Issue #19 January 2019

The Continuity of Being: C.S. Peirce’s Philosophy of Synechism

Mikalojus Konstantinas Ciurlionis — Sonata of the Sea. Finale (1908) [section]

“Nor must any synechist say, “I am altogether myself, and not at all you.” If you embrace synechism, you must abjure this metaphysics of wickedness. In the first place, your neighbors are, in a measure, yourself, and in far greater measure than, without deep studies in psychology, you would believe. Really, the selfhood you like to attribute to yourself is, for the most part, the vulgarest delusion of vanity.”

— C.S. Peirce, “Immortality in the Light of Synechism” (1893)

The unbearable presence of discontinuity

Humankind cannot bear very much discontinuity. This is not an a priori postulate, but an observationally-derived truth, and one which a study in attitudes towards so-called postmodern art will confirm, a form of art which is deliberately discontinuous. Presented with a fragmentary visage or a lack of musical harmony or with any prolonged experience of aesthetic rupture, we seek out meanings — whether by invention, authorial biography, social context, etc. — which may serve as a common foundation in which the disparate presented minima may be unified, or, at least, cobbled into a coherent object-narrative.

If the meaning found in one experience does not fit that found in another, we struggle to maintain our personal coherence to the degree that those experiences have importance and inversely to their evident disparity. When we cannot resolve the objects of our experience into a unified narrative, the result is any number of psychological disturbances: perhaps as mild as a momentary outburst of anger, of disgust; or as severe as a spiraling mania or a schizophrenic break. It is not an unreasonable conjecture that the seeming proliferation of mental ailments in the contemporary West is neither the result of capitalist pharmacological greed nor improvement in diagnostic abilities, but a creeping encroachment of unresolved cultural (and therefore psychological) fragmentation. The superficial bandage holding together the pieces of the shattered Western psyche has been the promise of illusory-realization — the belief that we can live out all our fantasies, no matter how incoherent it all seems — a bandage which has only obscured the subcutaneous hemorrhage.

But what if this fragmentation is not — despite the still-echoing voices of Eliot, Heidegger, Ellul, Tolkien, Postman, and many others whom we ought to heed — the exclusive provenance of modern industrial and now digital technology (which latter, if anything, is tearing off the bandage of illusion), but more deeply rooted in the theoretical underpinnings of modern philosophy?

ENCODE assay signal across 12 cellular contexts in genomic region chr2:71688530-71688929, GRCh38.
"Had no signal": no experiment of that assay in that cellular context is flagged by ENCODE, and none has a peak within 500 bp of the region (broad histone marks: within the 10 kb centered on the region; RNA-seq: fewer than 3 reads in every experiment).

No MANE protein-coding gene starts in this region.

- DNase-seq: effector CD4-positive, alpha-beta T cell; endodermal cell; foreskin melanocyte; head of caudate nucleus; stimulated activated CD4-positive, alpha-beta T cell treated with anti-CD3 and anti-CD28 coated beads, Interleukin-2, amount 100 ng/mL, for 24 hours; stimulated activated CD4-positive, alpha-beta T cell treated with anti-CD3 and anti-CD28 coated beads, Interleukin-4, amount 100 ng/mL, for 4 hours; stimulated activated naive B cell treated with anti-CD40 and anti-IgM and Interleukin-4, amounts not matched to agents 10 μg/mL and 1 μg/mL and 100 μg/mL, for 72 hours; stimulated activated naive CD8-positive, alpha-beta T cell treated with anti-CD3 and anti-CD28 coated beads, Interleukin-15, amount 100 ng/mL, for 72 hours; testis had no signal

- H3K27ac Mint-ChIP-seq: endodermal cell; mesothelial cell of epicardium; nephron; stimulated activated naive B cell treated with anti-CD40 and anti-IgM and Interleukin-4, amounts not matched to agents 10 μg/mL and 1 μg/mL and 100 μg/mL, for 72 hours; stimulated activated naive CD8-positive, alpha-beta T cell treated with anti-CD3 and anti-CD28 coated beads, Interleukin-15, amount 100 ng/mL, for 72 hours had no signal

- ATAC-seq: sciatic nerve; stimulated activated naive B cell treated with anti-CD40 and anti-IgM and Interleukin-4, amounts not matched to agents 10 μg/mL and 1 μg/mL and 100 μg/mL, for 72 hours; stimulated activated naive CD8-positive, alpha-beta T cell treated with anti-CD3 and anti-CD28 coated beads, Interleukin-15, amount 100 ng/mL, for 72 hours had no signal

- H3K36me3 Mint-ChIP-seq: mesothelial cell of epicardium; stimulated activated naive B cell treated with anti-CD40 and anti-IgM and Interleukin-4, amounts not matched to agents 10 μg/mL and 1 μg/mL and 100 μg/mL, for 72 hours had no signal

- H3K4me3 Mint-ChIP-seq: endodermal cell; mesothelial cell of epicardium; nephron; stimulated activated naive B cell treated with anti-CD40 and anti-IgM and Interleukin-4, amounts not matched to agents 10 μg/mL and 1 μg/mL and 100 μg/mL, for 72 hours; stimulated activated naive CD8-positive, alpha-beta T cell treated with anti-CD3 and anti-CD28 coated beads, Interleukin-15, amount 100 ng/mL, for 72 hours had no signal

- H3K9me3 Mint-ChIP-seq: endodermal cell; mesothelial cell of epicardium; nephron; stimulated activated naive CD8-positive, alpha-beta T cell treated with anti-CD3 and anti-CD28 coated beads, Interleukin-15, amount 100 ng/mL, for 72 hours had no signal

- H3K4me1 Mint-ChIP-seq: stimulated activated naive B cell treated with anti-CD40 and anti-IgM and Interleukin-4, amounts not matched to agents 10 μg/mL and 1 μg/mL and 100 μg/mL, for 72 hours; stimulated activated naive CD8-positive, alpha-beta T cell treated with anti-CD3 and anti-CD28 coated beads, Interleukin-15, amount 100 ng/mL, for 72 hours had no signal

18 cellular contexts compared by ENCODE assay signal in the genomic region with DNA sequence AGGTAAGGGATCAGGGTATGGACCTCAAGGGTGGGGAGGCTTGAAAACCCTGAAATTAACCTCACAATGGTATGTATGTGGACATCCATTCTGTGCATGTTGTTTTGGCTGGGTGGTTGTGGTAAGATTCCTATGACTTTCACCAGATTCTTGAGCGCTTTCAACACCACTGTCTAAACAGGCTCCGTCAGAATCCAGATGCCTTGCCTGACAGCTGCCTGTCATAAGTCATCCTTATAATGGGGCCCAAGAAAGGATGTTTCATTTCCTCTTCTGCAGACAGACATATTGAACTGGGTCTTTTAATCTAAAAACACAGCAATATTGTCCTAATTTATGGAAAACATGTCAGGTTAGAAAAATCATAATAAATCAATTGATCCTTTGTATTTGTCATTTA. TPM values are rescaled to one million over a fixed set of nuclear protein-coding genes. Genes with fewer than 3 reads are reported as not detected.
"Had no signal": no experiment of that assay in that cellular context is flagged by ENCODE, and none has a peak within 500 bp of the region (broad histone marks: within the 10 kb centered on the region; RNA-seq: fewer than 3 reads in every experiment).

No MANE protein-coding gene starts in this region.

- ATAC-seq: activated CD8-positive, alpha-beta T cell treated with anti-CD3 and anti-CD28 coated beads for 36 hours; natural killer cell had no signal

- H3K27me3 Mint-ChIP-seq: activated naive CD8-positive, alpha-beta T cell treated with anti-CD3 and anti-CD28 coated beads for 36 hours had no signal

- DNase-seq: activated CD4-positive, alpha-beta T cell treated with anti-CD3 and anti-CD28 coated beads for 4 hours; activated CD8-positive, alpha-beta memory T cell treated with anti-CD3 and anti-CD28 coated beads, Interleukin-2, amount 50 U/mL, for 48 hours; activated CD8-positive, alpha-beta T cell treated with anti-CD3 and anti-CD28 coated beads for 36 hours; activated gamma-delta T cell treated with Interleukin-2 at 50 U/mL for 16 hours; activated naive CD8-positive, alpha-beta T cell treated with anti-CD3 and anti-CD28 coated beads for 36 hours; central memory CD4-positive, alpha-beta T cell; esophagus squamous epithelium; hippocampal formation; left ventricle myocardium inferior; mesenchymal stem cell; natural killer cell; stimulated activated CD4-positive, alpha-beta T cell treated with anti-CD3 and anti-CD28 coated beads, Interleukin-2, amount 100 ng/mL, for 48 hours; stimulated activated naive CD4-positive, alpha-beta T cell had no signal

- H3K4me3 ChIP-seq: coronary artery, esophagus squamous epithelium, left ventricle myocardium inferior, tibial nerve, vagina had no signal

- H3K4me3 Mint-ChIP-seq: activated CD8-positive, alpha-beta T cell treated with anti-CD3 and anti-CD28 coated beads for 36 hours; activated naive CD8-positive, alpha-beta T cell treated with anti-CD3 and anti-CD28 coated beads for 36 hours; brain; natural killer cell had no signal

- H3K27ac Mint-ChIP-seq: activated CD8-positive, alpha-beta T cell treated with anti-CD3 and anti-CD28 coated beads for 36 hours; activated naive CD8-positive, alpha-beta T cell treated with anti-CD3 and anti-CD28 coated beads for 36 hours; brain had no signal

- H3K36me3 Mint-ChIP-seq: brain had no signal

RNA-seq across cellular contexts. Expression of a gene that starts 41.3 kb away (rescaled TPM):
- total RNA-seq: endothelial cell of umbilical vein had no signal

Modernity’s presumed chasm

While questions of the mind’s relation to the world, and vice versa, are at least as old as Plato, there occurs a radical break with René Descartes in how those questions are pursued. Most medieval and ancient philosophers had taken it for granted that the mind truly knows the world (or at least substances in the world) — questioning how they are known, and not if — where Descartes presumes instead that the mind knows its own ideas, and only through their mediation does it, can it, have a grasp on what exists independently of the one cognizing. This presumption becomes the founding belief of all modern philosophy, not only as a chronological era but as an intellectual epoch. For centuries, it was thought we could not know how the world outside the mind is known, let alone what is known, unless we could first answer whether and how such a knowledge was possible; how it is that we could transcend the divide from the mental existence of an idea to some existence of the extramental correlate. This cart-before-the-horse approach rests upon the belief that our intellectual lives begin “inside” the mind, and only later do we transcend to the world outside. Even the empiricists of modern philosophy held that while the external world may generate the ideas, the ideas themselves are the direct and immediate objects of knowledge — retaining, therefore, the presupposed chasm between the mind and the world and prolonging the question as to how we know extramental reality as true.

This presupposed chasm between the mind and the world further diverges: if not into explicit dualism, then either into a materialist reductionism or an idealist reductionism (which ends as a de facto implicit dualism anyway); to a denial of either any reality insensate or of the accessible intelligibility of anything not intellectually-conceptualizable. Its inheritors are not only Locke, Spinoza, Leibniz, and Kant, but Churchland, Dennett, and Harris. On either side of this divide we find, typically, culture and nature, subject and object, philosophy and science, opinion and truth.